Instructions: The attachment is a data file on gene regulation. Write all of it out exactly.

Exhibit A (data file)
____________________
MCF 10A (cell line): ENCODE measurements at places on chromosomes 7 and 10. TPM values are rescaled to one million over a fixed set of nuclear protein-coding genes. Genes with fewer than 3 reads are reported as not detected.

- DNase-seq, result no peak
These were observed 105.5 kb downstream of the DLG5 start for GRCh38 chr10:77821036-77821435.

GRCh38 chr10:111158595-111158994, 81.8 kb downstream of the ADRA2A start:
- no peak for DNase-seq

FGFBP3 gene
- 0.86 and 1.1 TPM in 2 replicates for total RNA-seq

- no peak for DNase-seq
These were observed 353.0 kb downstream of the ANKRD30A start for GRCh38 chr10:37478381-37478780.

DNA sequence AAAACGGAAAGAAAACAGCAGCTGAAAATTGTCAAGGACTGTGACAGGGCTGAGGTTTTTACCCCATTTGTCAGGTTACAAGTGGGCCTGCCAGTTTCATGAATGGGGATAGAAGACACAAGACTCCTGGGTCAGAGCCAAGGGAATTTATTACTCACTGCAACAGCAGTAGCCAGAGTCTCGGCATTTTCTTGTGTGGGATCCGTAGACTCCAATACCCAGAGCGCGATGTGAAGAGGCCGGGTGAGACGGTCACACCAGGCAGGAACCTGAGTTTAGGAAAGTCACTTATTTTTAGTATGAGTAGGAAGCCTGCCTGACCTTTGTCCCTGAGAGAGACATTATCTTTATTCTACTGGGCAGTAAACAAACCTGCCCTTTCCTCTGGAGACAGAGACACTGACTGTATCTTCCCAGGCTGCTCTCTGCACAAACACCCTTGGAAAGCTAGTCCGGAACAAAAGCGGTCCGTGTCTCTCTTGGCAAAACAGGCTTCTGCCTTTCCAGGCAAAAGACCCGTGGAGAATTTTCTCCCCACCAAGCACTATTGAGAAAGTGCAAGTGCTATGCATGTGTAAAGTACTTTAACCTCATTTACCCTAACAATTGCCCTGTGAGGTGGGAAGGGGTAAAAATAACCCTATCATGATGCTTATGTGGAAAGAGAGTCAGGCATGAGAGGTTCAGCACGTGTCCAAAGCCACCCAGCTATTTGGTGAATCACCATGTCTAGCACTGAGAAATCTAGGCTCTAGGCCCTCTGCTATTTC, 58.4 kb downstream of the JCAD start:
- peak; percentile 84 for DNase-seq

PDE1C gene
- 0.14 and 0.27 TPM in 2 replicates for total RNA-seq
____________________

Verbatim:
MCF 10A (cell line): ENCODE measurements at places on chromosomes 7 and 10. TPM values are rescaled to one million over a fixed set of nuclear protein-coding genes. Genes with fewer than 3 reads are reported as not detected.

- DNase-seq, result no peak
These were observed 105.5 kb downstream of the DLG5 start for GRCh38 chr10:77821036-77821435.

GRCh38 chr10:111158595-111158994, 81.8 kb downstream of the ADRA2A start:
- no peak for DNase-seq

FGFBP3 gene
- 0.86 and 1.1 TPM in 2 replicates for total RNA-seq

- no peak for DNase-seq
These were observed 353.0 kb downstream of the ANKRD30A start for GRCh38 chr10:37478381-37478780.

DNA sequence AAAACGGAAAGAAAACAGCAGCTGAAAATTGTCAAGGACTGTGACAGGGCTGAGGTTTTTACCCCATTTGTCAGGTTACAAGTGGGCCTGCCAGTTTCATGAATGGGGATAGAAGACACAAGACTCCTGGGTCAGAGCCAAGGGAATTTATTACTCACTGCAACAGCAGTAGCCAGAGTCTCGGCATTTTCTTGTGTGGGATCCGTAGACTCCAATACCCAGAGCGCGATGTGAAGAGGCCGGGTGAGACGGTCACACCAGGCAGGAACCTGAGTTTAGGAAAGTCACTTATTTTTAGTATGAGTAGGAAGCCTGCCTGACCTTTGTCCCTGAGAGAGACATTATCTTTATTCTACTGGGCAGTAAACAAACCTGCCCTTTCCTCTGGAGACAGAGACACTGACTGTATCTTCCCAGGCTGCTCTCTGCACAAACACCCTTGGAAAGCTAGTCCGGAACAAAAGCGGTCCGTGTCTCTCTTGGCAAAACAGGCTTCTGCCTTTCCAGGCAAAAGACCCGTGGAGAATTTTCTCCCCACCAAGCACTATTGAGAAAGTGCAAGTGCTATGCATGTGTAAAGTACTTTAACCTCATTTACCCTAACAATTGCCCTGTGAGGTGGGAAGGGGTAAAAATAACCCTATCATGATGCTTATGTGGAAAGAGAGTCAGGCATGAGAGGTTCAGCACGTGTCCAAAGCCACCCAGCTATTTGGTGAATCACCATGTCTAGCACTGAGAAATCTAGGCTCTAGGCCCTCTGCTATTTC, 58.4 kb downstream of the JCAD start:
- peak; percentile 84 for DNase-seq

PDE1C gene
- 0.14 and 0.27 TPM in 2 replicates for total RNA-seq